**Step Function:** It outputs 1 if the input is above a certain threshold and 0 otherwise. It's rarely used in hidden layers of modern neural networks but is sometimes used in the output layer for binary classification problems.

**Sigmoid Function (Logistic Function)**:It squashes the input values between 0 and 1, which is useful for binary classification problems.

**Hyperbolic Tangent (tanh) Function:** Similar to the sigmoid, but it squashes input values between -1 and 1. It's often used in hidden layers of neural networks.

**Rectified Linear Unit (ReLU):** It outputs the input directly if it is positive, and zero otherwise. ReLU is widely used in hidden layers due to its simplicity and effectiveness and **can mostly replace with Sigmoid**

**Softmax Function:** It is commonly used in the output layer of a neural network for multi-class classification problems. It converts a vector of raw scores into a probability distribution.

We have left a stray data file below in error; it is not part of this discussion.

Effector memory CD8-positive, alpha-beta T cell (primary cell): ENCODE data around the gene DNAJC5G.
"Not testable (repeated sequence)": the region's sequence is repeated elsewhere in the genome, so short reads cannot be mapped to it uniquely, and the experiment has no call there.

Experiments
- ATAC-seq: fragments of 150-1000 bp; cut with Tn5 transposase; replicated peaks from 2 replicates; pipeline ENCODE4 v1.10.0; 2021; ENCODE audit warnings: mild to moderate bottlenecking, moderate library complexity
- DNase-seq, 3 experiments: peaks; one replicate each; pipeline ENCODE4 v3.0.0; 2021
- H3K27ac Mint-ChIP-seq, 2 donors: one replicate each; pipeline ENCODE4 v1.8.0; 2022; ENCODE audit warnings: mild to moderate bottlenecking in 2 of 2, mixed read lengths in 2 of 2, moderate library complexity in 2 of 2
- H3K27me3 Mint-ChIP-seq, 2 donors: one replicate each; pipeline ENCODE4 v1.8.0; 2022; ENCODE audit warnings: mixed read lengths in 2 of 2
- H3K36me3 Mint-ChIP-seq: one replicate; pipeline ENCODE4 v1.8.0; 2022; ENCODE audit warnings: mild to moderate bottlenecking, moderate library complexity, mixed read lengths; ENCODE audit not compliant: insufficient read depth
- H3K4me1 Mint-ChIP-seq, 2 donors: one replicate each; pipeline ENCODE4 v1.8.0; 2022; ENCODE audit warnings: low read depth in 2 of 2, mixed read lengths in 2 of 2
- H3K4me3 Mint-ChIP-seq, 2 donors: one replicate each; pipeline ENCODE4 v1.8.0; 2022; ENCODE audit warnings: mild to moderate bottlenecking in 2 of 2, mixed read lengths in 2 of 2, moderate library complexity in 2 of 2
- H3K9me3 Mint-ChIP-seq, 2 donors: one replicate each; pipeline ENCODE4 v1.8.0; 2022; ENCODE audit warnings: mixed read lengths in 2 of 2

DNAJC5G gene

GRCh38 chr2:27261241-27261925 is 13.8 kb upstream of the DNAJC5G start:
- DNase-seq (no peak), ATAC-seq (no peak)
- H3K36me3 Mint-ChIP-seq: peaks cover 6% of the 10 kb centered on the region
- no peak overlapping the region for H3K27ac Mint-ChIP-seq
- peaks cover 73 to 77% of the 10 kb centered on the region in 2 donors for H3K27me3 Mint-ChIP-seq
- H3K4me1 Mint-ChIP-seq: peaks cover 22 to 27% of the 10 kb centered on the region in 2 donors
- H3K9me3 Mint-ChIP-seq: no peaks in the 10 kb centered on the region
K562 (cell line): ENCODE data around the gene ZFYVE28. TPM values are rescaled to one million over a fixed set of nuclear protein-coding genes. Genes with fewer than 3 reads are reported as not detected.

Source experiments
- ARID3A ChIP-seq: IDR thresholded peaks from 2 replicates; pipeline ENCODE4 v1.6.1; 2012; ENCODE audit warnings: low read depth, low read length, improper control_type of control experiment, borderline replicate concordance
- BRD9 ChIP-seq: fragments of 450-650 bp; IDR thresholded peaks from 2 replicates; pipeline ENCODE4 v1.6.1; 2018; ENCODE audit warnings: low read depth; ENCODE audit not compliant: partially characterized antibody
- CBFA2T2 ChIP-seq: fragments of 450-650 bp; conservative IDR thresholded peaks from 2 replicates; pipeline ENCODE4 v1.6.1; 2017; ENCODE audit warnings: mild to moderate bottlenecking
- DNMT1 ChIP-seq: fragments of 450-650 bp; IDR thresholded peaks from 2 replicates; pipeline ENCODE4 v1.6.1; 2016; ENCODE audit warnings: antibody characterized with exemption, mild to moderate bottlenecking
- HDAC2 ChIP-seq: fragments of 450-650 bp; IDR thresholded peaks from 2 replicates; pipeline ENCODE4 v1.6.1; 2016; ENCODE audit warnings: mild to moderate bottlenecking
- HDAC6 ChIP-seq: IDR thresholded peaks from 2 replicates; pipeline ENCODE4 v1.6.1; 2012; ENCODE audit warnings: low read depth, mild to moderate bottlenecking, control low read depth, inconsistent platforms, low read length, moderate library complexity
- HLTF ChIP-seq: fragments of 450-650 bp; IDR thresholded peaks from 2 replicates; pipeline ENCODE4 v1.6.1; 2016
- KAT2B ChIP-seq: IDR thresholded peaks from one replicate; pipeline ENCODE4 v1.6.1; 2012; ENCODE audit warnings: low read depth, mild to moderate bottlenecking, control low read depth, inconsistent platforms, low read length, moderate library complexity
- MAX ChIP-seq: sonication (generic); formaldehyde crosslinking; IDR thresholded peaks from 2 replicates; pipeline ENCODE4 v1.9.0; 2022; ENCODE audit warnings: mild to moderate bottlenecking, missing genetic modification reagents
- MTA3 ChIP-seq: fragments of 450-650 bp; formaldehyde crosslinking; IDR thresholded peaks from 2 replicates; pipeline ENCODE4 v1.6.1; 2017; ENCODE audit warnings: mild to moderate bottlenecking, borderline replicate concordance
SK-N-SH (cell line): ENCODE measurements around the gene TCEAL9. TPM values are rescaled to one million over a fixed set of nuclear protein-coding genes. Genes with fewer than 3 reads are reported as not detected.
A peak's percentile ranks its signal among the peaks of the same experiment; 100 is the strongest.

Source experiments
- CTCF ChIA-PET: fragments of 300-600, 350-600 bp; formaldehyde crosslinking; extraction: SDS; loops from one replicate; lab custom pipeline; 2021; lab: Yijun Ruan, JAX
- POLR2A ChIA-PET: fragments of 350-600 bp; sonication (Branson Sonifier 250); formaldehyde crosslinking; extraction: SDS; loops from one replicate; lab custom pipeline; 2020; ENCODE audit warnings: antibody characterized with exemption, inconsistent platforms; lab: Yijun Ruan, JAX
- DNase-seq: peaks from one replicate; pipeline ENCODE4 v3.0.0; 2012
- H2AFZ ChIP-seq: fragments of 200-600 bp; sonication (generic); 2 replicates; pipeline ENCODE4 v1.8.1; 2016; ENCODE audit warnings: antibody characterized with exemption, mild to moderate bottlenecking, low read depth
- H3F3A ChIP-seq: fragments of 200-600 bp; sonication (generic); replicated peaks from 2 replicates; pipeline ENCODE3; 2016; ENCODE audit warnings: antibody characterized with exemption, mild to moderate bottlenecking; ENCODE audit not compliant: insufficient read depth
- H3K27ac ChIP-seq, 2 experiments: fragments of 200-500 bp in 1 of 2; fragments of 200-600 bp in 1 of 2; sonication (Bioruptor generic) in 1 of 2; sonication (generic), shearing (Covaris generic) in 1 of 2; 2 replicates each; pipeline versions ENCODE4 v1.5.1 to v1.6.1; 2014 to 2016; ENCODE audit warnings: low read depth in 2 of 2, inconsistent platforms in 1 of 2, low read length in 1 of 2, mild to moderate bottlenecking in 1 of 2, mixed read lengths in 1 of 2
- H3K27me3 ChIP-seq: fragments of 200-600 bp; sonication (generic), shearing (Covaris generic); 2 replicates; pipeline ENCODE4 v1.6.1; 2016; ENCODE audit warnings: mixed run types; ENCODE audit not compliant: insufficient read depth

#### 2.1.3 Loss Function

**Mean Squared Error (MSE):** Used for regression problems, MSE calculates the average squared difference between predicted and actual values.

**Binary Cross-Entropy Loss:** Commonly used for binary classification problems. It measures the dissimilarity between the predicted probabilities and the actual binary labels.

**Categorical Cross-Entropy Loss:** Used for multi-class classification problems. It generalizes binary cross-entropy to more than two classes.

where $C$ is the number of classes, $y_{ij}$ is an indicator of whether class $j$ is the true class for sample $i$, and $\hat{y}_{ij}$is the predicted probability of sample $i$ belonging to class $j$.

**Hinge Loss:** Used for support vector machines (SVM) and some types of neural networks for binary classification.

**2.1.4 Backpropagation**

**Error Back Propagation**

- Back propagation loss to every computing unit